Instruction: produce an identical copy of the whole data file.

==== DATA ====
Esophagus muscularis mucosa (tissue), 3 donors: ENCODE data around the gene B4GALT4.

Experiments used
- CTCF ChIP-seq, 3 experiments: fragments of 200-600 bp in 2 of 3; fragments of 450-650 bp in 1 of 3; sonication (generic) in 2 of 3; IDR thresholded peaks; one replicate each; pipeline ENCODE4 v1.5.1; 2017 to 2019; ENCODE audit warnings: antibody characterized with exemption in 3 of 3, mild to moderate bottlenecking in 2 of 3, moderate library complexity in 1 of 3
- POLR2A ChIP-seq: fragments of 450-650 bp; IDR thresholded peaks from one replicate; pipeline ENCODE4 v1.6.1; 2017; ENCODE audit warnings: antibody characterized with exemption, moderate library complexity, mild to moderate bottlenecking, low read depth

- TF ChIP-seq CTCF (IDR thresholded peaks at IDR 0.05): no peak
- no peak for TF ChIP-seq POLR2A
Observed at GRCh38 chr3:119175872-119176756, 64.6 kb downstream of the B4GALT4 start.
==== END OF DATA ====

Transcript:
Esophagus muscularis mucosa (tissue), 3 donors: ENCODE data around the gene B4GALT4.

Experiments used
- CTCF ChIP-seq, 3 experiments: fragments of 200-600 bp in 2 of 3; fragments of 450-650 bp in 1 of 3; sonication (generic) in 2 of 3; IDR thresholded peaks; one replicate each; pipeline ENCODE4 v1.5.1; 2017 to 2019; ENCODE audit warnings: antibody characterized with exemption in 3 of 3, mild to moderate bottlenecking in 2 of 3, moderate library complexity in 1 of 3
- POLR2A ChIP-seq: fragments of 450-650 bp; IDR thresholded peaks from one replicate; pipeline ENCODE4 v1.6.1; 2017; ENCODE audit warnings: antibody characterized with exemption, moderate library complexity, mild to moderate bottlenecking, low read depth

- TF ChIP-seq CTCF (IDR thresholded peaks at IDR 0.05): no peak
- no peak for TF ChIP-seq POLR2A
Observed at GRCh38 chr3:119175872-119176756, 64.6 kb downstream of the B4GALT4 start.